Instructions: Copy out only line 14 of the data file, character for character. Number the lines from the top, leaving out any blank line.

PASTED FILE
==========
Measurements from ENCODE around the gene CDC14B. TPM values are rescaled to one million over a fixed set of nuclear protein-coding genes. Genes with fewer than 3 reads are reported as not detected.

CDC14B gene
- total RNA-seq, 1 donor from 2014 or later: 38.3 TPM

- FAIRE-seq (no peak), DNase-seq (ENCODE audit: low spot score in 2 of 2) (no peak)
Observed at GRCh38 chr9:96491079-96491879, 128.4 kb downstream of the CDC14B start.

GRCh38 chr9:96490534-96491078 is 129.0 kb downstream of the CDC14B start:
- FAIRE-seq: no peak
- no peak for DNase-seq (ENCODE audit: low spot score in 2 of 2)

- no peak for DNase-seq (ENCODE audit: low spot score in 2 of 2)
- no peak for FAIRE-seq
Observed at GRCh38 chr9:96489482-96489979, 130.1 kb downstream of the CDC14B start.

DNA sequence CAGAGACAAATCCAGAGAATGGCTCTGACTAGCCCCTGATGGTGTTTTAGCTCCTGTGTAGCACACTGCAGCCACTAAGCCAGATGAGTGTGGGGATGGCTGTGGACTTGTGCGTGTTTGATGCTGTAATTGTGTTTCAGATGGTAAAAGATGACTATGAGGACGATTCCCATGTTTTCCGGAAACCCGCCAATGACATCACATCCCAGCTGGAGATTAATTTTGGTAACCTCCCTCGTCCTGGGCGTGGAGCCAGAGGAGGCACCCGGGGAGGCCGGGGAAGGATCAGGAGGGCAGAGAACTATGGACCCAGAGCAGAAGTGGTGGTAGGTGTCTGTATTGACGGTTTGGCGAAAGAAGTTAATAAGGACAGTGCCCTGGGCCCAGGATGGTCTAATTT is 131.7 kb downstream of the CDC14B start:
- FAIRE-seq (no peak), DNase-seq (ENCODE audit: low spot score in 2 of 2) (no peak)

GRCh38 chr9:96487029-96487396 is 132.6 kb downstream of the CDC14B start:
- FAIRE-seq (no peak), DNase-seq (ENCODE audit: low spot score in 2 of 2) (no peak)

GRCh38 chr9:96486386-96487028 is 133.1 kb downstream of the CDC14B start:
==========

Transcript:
GRCh38 chr9:96487029-96487396 is 132.6 kb downstream of the CDC14B start: